hemolytic uremic syndrome


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hemolytic

 [he″mo-lit´ik]
pertaining to, characterized by, or producing hemolysis.
hemolytic anemia anemia caused by the increased destruction of erythrocytes. A frequently fatal type occurs in infants as a result of Rh incompatibility with the mother's blood (see Rh factor and erythroblastosis fetalis). Other types result from mismatched blood transfusions; from industrial poisons such as benzene, trinitrotoluene (TNT), or aniline; and from hypersensitivity to certain antibiotics and tranquilizers (drug-induced hemolytic anemia). Another important cause is mechanical obstruction caused by microvascular or valvular abnormalities. In addition, it sometimes occurs as a result of a disorder of the immune response in which B-cell–produced antibodies fail to recognize the body's own erythrocytes and directly attack and destroy them (autoimmune hemolytic anemia). Finally, some types of hemolytic anemia appear in the course of other diseases such as leukemia, hodgkin's disease, other types of cancer, acute alcoholism, and liver diseases. Along with the usual symptoms of anemia, the patient may exhibit jaundice. If the cause of the condition can be determined, and if it can be successfully treated, there is a good chance of recovery. steroids and transfusion therapy are used to treat some types. In other cases, surgical removal of the spleen may bring about great improvement.
hemolytic disease of newborn erythroblastosis fetalis.
hemolytic jaundice a rare, chronic, and generally hereditary disease characterized by periods of excessive hemolysis due to abnormal fragility of the erythrocytes, which are small and spheroidal. It is accompanied by enlargement of the spleen and by jaundice. The hereditary form is also known as familial acholuric jaundice; there is also a rare acquired form. See also hyperbilirubinemia.
hemolytic uremic syndrome a form of thrombotic microangiopathy with renal failure, hemolytic anemia, and severe thrombocytopenia and purpura, usually seen in children but occurring at any age. Some authorities consider it identical to thrombotic thrombocytopenic purpura.

he·mo·lyt·ic u·re·mic syn·drome

[MIM*235400]
hemolytic anemia and thrombocytopenia occurring with acute renal failure; in children, characterized by sudden onset of gastrointestinal bleeding, hematuria, oliguria, and microangiopathic hemolytic anemia; in adults, associated with complications of pregnancy following normal delivery, or associated with oral contraceptive use or with infection; often caused by infection with Escherichia coli.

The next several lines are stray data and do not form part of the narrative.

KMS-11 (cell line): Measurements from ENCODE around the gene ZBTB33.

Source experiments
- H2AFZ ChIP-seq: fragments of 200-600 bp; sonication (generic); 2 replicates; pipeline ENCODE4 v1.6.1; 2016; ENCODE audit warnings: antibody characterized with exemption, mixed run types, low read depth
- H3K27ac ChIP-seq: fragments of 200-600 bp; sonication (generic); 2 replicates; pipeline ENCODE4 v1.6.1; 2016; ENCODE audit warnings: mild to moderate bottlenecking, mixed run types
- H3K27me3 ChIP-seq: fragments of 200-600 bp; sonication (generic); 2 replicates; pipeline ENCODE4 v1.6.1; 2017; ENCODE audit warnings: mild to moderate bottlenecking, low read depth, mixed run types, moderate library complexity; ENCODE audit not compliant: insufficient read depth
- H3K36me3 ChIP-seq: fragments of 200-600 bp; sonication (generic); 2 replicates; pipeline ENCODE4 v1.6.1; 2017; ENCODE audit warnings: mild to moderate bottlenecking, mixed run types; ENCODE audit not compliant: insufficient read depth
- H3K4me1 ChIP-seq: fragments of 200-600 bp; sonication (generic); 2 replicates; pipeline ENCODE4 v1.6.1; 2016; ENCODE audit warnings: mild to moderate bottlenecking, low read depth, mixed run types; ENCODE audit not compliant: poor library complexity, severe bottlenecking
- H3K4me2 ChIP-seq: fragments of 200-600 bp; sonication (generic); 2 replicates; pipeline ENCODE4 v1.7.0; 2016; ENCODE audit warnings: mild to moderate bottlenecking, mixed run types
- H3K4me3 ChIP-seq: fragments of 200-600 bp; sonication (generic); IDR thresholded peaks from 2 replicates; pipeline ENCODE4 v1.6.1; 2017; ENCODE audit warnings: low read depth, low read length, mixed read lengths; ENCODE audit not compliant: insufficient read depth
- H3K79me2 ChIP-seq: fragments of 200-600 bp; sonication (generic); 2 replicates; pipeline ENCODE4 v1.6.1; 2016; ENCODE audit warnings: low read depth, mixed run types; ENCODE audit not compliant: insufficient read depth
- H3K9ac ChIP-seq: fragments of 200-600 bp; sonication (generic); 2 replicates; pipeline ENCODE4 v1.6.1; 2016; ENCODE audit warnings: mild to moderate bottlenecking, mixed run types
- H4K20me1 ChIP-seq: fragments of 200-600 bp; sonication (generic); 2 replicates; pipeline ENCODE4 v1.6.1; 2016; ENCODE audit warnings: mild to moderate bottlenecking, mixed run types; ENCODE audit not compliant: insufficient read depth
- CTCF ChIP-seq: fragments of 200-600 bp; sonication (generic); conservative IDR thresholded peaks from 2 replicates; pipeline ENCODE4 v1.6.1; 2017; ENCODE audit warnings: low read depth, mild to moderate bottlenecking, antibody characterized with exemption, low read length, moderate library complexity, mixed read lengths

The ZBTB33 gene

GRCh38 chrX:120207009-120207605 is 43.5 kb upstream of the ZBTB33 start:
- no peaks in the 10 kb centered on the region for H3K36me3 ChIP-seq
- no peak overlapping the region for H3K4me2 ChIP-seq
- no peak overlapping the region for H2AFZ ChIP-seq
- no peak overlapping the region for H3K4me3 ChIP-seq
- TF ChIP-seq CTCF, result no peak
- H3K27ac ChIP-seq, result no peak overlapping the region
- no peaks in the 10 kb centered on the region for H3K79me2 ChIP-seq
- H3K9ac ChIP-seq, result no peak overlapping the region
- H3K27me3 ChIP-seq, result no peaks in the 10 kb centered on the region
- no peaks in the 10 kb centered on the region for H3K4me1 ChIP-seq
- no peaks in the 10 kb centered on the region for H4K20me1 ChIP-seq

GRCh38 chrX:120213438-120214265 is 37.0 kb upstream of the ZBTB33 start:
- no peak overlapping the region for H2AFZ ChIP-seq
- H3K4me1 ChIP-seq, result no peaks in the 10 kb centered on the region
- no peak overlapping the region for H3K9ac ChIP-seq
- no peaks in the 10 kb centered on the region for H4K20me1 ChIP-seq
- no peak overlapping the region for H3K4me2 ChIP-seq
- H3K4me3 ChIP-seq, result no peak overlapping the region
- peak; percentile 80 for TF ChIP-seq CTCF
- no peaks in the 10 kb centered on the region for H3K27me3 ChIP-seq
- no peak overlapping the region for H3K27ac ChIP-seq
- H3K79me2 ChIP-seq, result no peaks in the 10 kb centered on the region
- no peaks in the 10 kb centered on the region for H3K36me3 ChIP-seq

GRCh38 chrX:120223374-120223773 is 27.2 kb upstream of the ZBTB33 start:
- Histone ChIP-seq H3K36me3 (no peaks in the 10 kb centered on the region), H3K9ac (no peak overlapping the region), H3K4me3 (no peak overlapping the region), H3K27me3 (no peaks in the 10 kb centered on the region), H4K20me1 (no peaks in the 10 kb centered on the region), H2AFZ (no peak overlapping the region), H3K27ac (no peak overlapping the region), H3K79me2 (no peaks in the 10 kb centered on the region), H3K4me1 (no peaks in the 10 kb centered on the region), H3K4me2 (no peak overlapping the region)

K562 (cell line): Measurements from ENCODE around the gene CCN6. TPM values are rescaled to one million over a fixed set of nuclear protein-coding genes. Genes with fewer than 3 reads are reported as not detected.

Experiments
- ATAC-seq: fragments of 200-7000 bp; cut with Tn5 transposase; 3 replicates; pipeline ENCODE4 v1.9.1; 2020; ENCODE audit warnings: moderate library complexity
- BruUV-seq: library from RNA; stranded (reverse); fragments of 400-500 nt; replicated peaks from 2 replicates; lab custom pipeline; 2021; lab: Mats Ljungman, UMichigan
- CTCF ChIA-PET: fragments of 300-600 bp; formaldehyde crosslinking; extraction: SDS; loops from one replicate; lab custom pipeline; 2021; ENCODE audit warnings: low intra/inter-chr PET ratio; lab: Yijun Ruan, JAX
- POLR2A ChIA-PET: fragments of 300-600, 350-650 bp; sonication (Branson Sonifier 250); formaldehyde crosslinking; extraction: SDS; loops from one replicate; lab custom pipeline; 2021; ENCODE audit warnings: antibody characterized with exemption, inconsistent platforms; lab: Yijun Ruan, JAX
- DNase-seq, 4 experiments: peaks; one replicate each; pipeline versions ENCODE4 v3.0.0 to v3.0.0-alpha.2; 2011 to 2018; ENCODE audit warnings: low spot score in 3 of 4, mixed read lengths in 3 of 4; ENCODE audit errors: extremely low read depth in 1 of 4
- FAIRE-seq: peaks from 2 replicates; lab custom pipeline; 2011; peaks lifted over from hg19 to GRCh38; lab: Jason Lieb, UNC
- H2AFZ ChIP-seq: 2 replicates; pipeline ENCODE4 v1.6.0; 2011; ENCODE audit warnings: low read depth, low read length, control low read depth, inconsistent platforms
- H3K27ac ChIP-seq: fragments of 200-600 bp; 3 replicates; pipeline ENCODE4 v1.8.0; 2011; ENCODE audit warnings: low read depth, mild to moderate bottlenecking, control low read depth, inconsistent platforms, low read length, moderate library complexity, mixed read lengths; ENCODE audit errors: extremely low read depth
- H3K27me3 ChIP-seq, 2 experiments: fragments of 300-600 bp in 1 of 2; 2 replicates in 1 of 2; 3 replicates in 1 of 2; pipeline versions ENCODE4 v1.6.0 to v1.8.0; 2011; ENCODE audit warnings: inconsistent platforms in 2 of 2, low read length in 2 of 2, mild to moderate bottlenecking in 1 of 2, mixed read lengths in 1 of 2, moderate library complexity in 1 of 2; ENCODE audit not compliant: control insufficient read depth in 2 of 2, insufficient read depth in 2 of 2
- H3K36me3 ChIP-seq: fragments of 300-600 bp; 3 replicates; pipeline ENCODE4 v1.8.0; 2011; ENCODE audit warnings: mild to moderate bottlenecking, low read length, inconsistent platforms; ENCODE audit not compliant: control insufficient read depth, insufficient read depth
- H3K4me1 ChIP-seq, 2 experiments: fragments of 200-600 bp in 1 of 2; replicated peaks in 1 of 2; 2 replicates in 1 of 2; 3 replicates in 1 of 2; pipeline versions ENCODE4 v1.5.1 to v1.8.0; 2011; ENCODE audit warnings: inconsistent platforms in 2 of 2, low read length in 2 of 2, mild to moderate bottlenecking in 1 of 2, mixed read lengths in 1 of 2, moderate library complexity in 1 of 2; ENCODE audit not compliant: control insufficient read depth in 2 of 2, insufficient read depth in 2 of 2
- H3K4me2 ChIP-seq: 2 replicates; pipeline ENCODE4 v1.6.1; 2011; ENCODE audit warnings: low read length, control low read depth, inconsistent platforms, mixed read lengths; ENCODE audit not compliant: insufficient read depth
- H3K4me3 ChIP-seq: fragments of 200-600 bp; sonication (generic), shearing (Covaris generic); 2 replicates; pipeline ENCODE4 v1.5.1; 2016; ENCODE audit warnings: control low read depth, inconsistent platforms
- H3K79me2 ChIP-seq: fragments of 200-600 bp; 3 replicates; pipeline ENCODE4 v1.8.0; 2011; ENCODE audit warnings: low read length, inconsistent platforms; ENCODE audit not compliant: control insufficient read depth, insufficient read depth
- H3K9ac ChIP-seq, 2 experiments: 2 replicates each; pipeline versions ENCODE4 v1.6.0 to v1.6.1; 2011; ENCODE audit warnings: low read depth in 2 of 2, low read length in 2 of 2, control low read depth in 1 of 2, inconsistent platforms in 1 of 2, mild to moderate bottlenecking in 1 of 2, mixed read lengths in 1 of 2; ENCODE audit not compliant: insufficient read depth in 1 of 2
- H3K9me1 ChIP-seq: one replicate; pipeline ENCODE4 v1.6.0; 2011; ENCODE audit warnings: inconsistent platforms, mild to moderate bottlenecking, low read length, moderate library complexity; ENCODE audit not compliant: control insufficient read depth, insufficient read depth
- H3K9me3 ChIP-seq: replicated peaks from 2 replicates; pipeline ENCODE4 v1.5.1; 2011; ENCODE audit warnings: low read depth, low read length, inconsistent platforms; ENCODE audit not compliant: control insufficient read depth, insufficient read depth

hemolytic uremic syndrome

a kidney disorder marked by renal failure, microangiopathic hemolytic anemia, and platelet deficiency. The syndrome, the cause of which is unknown, usually occurs in infancy. With conservative management, including dialysis, most infants and children recover. The prognosis in adults is uncertain.

he·mo·lyt·ic u·re·mic syn·drome

(hē'mō-lit'ik yūr-ē'mik sin'drōm)
Combination of hemolytic anemia and thrombocytopenia that occurs with acute renal failure. In children, characterized by sudden onset of gastrointestinal bleeding, hematuria, oliguria, and microangiopathic hemolytic anemia in association with intestinal infection by Shigella, Salmonella, or Escherichia coli strain O157:H7; in adults, associated with complications of pregnancy following normal delivery, with oral contraceptive use, or with infection.
Synonym(s): haemolytic uremic syndrome.
References in periodicals archive ?
Eculizumab for atypical hemolytic uremic syndrome recurrence in renal transplantation.
A classification of hemolytic uremic syndrome and thrombotic thrombocytopenic purpura and related disorders.
Central nervous system involvement in hemolytic uremic syndrome (HUS)-a retrospective analysis of cerebral CT and MRI studies.
Complete factor H deficiency-associated atypical hemolytic uremic syndrome in a neonate.
Hemolytic uremic syndrome (HUS) is a disease of rapid onset characterized by microangiopathic hemolytic anemia, acute renal failure, thrombocytopenia, and various degrees of central nervous system complications that can result in chronic, irreversible renal dysfunction or death (Tzipori, Sheoran, Akiyoshi, Donohue-Rolfe, & Trachtman, 2004).
Further evidence associating hemolytic uremic syndrome with infection by verotoxin-producing Escherichia coli O157:H7.
According to medical experts, most infected persons recover in 5 to 10 days, but about 5 percent to 10 percent of infected individuals develop Hemolytic Uremic Syndrome, the most common cause of kidney failure in children.
CHICAGO -- Aggressive fluid management and avoidance of medication are key in preventing the development of hemolytic uremic syndrome in children with Escherichia coli diarrhea, said Dr.
While the clinical diagnosis of hemolytic uremic syndrome appears straightforward, there are no defined criteria to describe and grade the severity of hemolytic uremic syndrome or of the preceding gastrointestinal disease," Dr.
One week after the condition resolves, some patients may develop hemolytic uremic syndrome.